Moments after she was the target of a suicide bomb attack last December, President Chandrika Kumaratunga made an entreaty: that there be no recrimination against the Tamil minority in Sri Lanka - whose extremists' attempt on her life left her with only one eye.
"The Tamil community must be protected," she said as aides rushed her to a hospital after the blast killed 14 people. "Our fight is not with them."
Today, 17 years into a separatist struggle led by Tamil Tiger guerrilla Velupillai Prabhakaran, the president is a virtual prisoner in Temple Trees, a heavily guarded compound in the capital of this island nation.
Yet the passionate and articulate daughter of two former prime ministers, whose very biography is a story of the tragedy of modern Sri Lanka, is still seen as the best hope to end one of the least publicized but most brutal ethnic conflicts on the planet.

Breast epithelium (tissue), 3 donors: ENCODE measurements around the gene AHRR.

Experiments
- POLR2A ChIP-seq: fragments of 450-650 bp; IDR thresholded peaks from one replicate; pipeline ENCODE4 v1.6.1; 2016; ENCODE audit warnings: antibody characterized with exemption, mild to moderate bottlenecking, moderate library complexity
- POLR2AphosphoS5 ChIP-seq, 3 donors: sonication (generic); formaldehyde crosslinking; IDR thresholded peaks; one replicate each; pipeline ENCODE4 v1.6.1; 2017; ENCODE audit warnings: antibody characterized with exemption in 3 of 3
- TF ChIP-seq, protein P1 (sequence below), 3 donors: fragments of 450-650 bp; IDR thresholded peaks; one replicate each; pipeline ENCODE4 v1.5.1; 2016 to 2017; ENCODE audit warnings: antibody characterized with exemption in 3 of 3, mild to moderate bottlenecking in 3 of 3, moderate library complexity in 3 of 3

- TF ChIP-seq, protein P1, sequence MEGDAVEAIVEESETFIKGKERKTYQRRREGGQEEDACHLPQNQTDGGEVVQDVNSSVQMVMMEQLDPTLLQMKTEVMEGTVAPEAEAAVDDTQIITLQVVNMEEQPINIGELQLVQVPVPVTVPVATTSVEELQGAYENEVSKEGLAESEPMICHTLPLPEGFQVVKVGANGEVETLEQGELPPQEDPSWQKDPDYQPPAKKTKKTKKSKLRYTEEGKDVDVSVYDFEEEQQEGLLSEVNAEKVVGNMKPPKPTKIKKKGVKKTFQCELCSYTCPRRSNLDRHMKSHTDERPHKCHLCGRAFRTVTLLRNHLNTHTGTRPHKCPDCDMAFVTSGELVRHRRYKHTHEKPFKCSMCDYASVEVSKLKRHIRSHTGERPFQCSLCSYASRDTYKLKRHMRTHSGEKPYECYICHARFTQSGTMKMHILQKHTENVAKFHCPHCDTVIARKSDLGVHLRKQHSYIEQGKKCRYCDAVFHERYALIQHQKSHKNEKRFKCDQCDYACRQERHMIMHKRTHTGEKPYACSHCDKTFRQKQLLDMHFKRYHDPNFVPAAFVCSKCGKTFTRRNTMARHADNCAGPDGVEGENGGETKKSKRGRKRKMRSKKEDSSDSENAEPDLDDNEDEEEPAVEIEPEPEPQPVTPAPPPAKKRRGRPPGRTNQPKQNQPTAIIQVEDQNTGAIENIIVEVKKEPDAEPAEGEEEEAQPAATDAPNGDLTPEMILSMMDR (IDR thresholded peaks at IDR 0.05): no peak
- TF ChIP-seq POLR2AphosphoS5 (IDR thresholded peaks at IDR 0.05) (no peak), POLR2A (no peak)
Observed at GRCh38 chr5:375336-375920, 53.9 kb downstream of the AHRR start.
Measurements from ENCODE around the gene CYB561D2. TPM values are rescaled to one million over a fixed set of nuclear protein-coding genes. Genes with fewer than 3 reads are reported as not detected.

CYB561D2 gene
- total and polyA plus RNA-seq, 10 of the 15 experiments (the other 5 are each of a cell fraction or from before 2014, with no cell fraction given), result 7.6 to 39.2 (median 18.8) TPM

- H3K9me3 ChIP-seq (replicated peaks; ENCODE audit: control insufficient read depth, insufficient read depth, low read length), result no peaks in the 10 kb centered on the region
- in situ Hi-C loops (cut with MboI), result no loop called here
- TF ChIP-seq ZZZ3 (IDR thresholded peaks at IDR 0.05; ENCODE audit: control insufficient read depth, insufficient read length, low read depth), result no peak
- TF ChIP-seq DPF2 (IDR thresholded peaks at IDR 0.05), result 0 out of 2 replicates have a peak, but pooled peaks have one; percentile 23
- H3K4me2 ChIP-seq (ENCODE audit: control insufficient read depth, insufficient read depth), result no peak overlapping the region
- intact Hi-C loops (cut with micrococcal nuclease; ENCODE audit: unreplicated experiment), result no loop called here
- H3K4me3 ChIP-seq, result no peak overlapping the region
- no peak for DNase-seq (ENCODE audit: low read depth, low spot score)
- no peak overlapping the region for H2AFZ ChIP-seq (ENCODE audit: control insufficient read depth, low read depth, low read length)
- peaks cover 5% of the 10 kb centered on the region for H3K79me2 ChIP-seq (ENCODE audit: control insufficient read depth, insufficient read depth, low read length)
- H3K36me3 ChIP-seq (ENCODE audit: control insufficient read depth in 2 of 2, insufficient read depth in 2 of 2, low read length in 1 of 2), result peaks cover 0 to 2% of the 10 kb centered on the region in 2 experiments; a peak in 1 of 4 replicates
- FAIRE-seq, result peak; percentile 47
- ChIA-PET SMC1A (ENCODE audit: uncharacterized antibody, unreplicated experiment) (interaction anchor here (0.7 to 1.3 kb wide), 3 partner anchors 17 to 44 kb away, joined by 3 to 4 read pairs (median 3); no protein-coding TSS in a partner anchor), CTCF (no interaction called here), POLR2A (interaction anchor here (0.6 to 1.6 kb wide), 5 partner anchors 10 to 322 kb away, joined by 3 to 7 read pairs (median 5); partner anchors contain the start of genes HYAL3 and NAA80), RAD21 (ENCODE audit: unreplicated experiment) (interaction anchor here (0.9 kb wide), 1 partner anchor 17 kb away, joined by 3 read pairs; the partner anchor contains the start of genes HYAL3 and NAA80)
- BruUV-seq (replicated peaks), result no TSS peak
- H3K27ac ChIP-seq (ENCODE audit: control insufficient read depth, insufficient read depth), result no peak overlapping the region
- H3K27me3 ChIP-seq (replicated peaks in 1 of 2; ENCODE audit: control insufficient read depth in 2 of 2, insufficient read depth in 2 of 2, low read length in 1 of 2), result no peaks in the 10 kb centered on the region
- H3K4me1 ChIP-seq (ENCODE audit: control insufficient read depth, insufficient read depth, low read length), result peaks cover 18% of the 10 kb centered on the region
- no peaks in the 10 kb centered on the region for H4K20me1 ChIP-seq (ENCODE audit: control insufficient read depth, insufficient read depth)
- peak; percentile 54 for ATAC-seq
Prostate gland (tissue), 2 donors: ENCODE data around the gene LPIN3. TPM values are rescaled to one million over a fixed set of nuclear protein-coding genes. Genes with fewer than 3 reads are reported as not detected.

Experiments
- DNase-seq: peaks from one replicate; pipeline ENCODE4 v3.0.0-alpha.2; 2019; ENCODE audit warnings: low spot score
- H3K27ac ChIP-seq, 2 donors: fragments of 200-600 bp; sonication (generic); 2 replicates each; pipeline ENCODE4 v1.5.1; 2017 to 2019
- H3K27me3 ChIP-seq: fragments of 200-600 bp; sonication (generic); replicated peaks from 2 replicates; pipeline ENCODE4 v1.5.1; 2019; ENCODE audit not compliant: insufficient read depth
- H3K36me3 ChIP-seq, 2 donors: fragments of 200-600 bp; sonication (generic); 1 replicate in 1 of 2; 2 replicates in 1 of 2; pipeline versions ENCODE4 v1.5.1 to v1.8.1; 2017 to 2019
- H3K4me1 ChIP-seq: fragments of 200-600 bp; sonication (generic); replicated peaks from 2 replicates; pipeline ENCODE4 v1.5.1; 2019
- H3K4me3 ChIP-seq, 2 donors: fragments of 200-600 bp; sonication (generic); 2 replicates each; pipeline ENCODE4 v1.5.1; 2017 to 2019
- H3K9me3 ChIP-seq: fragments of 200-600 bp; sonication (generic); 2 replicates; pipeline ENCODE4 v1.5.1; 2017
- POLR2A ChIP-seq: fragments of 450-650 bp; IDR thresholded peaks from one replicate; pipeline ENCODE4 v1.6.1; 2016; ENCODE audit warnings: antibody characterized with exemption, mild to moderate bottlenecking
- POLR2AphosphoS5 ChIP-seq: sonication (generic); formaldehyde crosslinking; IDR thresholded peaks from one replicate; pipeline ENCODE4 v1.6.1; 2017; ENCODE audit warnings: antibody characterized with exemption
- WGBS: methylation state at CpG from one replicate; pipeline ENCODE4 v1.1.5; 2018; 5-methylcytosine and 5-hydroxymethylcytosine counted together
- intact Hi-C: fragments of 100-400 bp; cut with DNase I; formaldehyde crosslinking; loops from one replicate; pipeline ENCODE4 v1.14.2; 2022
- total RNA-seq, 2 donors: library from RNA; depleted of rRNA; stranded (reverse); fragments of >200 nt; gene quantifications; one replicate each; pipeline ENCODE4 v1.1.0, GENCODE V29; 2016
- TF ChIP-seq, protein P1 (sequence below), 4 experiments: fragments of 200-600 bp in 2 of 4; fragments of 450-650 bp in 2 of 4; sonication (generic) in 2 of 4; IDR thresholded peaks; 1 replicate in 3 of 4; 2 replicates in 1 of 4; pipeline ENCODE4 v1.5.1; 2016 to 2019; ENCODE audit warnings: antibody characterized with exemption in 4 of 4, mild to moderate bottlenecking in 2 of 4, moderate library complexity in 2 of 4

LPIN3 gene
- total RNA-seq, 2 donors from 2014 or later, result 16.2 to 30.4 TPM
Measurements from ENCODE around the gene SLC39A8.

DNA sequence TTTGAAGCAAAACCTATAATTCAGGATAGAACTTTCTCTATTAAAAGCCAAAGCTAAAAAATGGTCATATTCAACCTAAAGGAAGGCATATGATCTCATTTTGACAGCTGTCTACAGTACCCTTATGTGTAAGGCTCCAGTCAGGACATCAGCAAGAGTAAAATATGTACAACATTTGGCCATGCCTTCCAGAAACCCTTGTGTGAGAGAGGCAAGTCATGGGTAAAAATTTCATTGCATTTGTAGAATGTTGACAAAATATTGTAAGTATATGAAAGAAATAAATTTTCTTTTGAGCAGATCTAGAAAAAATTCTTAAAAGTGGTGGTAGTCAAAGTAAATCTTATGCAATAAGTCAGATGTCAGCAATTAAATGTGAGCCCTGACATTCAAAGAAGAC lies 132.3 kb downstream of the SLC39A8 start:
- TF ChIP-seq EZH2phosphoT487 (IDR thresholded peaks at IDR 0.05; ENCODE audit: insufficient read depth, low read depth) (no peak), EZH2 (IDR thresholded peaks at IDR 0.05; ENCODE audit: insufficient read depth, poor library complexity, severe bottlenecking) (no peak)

The question in Colombo is: Has history passed her by? Has the president squandered the brimming hopes for reform that put her multiethnic "rainbow coalition" in office six years ago?
That question is more than theoretical. Next month, Sri Lanka is scheduled to hold parliamentary elections. Should the slim majority enjoyed by Ms. Kumaratunga's People's Alliance be lost, analysts say the country will face a divided government, an outcome that could undermine prospects for peace.
This summer Kumaratunga is shaping an on-again off-again "devolution" package to share power with Tamils in the north and east of Sri Lanka. And a Norwegian envoy is currently mediating peace talks. But the feelings of right-wing Buddhist monks opposed to a settlement weigh heavily - the same faction whose extremists killed her father, Prime Minister S.W.R.D. Bandaranaike in 1959. Then there is a rapaciously partisan Colombo elite and an opposition party led by Ranil Wickramasinghe, which can derail her efforts.
Yet the president has shown herself as a fighter through a "peace through war policy." This spring, in the face of a withering Tiger attack on the key city of Jaffna, she stood her ground while government officials spoke of withdrawing. "She said 'No! We will fight,' " a source says. "She showed more backbone than anyone."